Another web portal, “Cyber Crime Prevention Against Women and Children (CCPWC)”, an initiative under the Nirbhaya Fund was also launched which will enable complainants in reporting cases without disclosing their identity.

“Government has taken several measures to check crime against Women and Children, including provision of stringent punishment and creation of modern forensics facilities to improve investigation, creation of the Women’s Safety Division in the MHA and launching of Safe City projects for Women’s Safety,” Union MHA minister Rajnath Singh said.

The complaints registered through this portal will be handled by police authorities of respective State/UTs and complainants can also upload the objectionable content and URL to assist in the investigation by the state police.

The NCRB will proactively identify such objectionable content and take up with intermediaries for its removal. For this NCRB has already been notified as the Government of India agency to issue notices under the IT Act.

“A positive aspect of this portal is the provision for anonymous reporting, which will encourage more people to come forward with such complaints. This portal comes as a relief by providing time-bound solutions to a huge number of women and children who are being exploited in cyber space,” Gandhi added.

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Analysis

Saab is interested in Indian fighter jet deal: Swedish official

The Saab Gripen will be contesting with the likes of the Russian MiG 35, Dassault Rafale, Eurofighter Typhoon, Boeing F/A 18 and Lockheed Martin F-16 for the upcoming deal.

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Rafale deal scam

Amid the raging controversy over the Defence Ministry’s procurement of the Rafale fighter aircraft from French firm Dassault Aviation, a senior Swedish official has said that his country’s firm Saab, in its Gripen aircraft, has the requisite experience to contest for the upcoming Indian deal for manufacturing 110 new fighter jets under the Make in India programme.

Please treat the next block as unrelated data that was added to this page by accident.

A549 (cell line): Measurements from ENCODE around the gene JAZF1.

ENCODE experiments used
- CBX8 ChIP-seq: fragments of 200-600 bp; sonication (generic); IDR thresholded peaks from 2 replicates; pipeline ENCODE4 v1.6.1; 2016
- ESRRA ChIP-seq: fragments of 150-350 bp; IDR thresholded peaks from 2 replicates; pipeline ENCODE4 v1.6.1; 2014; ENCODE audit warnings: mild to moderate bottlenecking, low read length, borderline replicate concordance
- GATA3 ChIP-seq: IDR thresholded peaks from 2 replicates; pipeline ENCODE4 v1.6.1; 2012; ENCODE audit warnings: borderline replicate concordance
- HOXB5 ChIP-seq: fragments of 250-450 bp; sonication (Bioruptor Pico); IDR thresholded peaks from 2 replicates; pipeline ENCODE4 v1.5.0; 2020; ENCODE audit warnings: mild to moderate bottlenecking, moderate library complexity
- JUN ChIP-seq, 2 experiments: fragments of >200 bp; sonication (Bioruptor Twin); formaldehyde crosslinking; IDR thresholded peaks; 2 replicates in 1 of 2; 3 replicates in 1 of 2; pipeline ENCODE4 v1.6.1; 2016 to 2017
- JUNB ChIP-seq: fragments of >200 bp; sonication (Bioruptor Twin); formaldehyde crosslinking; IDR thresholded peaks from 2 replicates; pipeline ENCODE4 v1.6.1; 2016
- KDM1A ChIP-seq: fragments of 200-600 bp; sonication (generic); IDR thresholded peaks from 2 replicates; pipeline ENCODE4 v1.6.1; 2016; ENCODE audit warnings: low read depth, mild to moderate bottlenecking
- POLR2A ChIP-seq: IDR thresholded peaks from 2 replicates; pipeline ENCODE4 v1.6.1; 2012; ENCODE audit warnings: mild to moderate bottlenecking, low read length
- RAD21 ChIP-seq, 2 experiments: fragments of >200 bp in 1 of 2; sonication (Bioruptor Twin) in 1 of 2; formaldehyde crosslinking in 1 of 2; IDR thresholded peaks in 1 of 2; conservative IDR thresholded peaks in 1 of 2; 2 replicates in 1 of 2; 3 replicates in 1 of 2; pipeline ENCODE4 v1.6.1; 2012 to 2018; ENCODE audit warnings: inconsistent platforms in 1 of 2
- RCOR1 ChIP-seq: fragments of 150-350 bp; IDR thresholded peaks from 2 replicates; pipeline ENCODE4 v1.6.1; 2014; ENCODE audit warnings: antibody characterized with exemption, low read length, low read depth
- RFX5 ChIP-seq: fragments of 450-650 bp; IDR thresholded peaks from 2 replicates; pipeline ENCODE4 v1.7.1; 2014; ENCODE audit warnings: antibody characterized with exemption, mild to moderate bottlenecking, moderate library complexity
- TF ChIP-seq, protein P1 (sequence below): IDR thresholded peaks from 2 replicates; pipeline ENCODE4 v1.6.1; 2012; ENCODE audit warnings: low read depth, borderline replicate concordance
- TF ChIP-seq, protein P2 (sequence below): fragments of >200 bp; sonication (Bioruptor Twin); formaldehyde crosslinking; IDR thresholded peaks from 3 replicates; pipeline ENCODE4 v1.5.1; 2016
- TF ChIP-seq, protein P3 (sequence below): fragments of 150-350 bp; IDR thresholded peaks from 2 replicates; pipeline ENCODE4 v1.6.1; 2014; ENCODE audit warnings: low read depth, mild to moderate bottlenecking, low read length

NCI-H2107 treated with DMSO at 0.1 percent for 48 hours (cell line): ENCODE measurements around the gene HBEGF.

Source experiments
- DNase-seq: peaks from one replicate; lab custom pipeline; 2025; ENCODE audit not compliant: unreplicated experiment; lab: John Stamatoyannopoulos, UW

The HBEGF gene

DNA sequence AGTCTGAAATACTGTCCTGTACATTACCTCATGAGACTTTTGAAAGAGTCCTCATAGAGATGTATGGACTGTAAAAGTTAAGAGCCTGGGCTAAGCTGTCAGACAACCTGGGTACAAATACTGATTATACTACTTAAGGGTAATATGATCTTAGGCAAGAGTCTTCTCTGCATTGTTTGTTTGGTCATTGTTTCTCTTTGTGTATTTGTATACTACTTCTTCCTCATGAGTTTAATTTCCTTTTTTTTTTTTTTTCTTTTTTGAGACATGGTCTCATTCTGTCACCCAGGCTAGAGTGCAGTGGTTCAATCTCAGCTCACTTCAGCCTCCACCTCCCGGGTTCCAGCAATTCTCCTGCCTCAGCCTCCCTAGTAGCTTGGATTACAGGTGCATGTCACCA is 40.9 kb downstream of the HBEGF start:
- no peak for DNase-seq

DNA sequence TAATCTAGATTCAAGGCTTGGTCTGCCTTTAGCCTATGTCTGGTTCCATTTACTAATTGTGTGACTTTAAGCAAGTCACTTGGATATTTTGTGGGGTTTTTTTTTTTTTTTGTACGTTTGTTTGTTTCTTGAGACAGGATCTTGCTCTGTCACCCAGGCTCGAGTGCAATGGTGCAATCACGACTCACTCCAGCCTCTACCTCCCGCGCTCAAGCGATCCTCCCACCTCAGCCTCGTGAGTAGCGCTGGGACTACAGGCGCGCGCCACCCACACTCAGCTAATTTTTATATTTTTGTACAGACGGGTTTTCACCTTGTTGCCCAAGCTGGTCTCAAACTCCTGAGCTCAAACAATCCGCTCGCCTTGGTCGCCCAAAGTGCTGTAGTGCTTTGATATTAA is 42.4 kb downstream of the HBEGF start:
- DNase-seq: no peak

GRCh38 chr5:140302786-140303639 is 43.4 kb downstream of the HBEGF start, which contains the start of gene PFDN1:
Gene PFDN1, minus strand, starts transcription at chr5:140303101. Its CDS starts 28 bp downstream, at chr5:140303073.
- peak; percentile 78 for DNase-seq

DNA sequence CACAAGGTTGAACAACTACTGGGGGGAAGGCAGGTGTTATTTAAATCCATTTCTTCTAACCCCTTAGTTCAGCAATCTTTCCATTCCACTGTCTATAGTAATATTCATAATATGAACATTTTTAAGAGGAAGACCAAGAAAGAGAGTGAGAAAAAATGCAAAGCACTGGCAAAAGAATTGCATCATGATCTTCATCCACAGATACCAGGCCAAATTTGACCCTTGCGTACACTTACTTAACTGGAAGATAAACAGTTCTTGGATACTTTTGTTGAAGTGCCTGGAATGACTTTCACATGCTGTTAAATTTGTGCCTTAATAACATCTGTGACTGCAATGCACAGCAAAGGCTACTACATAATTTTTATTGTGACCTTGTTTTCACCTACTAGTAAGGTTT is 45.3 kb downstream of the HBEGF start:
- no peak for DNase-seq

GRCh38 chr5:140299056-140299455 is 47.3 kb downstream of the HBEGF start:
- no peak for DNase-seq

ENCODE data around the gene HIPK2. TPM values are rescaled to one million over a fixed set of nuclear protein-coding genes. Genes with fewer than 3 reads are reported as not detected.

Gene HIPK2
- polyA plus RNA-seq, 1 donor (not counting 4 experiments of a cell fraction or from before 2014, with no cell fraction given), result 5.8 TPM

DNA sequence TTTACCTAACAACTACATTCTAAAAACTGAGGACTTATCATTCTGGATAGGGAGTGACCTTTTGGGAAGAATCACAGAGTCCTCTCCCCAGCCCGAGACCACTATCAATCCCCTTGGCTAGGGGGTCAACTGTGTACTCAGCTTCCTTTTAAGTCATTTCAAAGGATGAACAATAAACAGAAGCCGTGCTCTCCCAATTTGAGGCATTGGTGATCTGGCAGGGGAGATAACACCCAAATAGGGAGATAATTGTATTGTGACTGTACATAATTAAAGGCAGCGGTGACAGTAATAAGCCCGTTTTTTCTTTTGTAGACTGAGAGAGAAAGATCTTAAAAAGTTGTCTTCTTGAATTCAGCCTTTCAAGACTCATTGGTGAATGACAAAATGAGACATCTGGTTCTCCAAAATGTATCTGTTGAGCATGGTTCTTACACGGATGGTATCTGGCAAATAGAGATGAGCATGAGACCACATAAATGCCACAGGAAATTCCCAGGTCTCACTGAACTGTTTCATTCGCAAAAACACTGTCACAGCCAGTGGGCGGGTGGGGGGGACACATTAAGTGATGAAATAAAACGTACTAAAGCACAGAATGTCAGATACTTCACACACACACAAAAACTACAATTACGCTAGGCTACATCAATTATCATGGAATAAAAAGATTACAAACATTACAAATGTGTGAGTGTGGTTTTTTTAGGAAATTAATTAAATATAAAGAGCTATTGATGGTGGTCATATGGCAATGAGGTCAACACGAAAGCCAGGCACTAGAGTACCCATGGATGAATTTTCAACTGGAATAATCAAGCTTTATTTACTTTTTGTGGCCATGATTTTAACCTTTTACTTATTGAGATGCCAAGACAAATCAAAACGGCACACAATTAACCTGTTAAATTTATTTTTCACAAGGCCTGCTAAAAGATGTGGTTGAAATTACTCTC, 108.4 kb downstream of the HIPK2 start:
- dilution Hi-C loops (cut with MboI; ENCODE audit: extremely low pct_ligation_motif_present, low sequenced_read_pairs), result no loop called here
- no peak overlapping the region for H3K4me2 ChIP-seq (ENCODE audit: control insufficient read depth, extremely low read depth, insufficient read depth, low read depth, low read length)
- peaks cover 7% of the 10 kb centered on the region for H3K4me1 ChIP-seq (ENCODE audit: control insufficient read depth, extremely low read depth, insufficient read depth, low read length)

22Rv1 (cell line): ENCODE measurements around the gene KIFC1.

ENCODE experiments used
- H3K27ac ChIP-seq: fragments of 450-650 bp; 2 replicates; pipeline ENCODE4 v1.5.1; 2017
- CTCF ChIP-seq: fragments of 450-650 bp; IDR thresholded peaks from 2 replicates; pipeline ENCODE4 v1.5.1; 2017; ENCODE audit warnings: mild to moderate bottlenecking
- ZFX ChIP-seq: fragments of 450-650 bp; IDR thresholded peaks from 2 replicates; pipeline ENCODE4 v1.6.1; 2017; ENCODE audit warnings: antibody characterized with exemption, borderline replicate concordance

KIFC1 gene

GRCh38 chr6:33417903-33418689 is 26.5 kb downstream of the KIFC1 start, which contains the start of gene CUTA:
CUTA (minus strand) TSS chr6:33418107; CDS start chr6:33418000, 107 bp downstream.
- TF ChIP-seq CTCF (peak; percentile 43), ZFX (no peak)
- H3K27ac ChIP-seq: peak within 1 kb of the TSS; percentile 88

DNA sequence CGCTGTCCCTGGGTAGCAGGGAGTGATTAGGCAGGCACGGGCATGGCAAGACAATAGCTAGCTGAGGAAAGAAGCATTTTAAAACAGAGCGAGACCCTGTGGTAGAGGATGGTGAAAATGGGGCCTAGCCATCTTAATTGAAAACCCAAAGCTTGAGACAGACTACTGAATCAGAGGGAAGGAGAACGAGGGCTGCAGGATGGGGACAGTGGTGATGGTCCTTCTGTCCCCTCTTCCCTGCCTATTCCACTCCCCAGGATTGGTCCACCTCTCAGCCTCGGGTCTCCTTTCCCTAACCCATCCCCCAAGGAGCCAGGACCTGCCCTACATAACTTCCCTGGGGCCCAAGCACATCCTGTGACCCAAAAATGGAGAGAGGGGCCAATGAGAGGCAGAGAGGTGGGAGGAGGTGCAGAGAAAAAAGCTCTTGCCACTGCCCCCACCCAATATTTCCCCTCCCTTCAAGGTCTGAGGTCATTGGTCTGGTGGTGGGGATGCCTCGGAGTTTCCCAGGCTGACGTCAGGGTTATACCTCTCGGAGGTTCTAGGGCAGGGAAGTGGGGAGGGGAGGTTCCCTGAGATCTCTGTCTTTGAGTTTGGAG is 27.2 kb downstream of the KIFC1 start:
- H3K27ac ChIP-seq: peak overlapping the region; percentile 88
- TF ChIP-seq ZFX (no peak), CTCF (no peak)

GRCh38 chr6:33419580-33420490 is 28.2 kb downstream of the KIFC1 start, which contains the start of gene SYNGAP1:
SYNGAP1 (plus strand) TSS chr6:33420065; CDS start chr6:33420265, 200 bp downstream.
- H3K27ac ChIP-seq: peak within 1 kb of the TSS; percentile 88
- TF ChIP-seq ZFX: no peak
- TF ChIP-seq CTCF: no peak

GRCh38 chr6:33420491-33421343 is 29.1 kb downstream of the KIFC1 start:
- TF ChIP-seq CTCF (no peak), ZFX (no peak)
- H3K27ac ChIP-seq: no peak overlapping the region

“I know that Saab is interested, they want to be a part of this procurement,” Teppo Tauriainen, Director General for Trade in the Swedish Foreign Ministry, told IANS in an interview here.

“They think they have something good to offer that will be of interest to India,” Tauriainen said.

“They, of course, know what the expectations of the government is in terms of local production and cooperation with a local partner.”

India is expected to select by the end of this year one fighter aircraft that will be manufactured by the private sector under the Make in India programme for supply to the Indian Air Force.

The Saab Gripen will be contesting with the likes of the Russian MiG 35, Dassault Rafale, Eurofighter Typhoon, Boeing F/A 18 and Lockheed Martin F-16 for the upcoming deal.

While MiG has already said that it will have state-owned Hindustan Aeronautic Limited (HAL) as its local partner, Indian companies like Tata, Reliance Defence, Mahindra and Adani are in the fray for local partners in the project that is expected to be worth over $20 billion (Rs 1.44 lakh crore).

Tauriainen said that for Saab, contesting for the deal will be nothing new as it has signed a similar deal for Gripen with the Brazilian government with Embraer as its local partner.

“I have myself visited the Brazilian partner, Embraer, and seen there are a lot of spin-offs locally in the Brazilian economy from this fighter jet deal,” he said.

“So, I think for Saab, as a company, it won’t be unusual to do it the way the Indian government wants it to happen.”

During his visit to Sweden in April this year, Prime Minister Narendra Modi had said that defence and security have emerged as an important pillar of the India-Sweden bilateral partnership.

“Sweden has been a partner of India in the defence sector for a long time. I am confident new opportunities for cooperation in this sector will arise in the future, especially in defence production,” Modi said.

During that visit, an India-Sweden Partnership was also announced with a fund of 50 million Swedish kronor (around $5.6 million) for innovation cooperation in the fields of smart cities and sustainability.

Asked what steps have been taken in this connection, Tauriainen said that the dialogue for these projects has started though none of these projects have started operating.

“But we have come quite far to identify areas where we think there is a potential to do cooperation,” he said.

He said that sustainable technology is a broad area and is very much related to how cities are built in terms of transport, energy, waste and waste water.

“There we have some interesting experiences and I hope that is of relevance to India,” Tauriainen said.

“Some technologies we have already tested in Sweden. Other technologies will have to be adapted to Indian conditions,” he added.

In Sweden, waste is actually used to generate power and only one per cent of the waste goes to the landfill.

Asked about the presence of around 180 Swedish companies in India and their role in the Indian economy, Tauriainen said these are doing good business despite “some limitations”.

“They wouldn’t mind if those limitations are taken away. But they are interested in the Indian market and most of them are interested in expanding,” he said.

(Aroonim Bhuyan can be contacted at [email protected])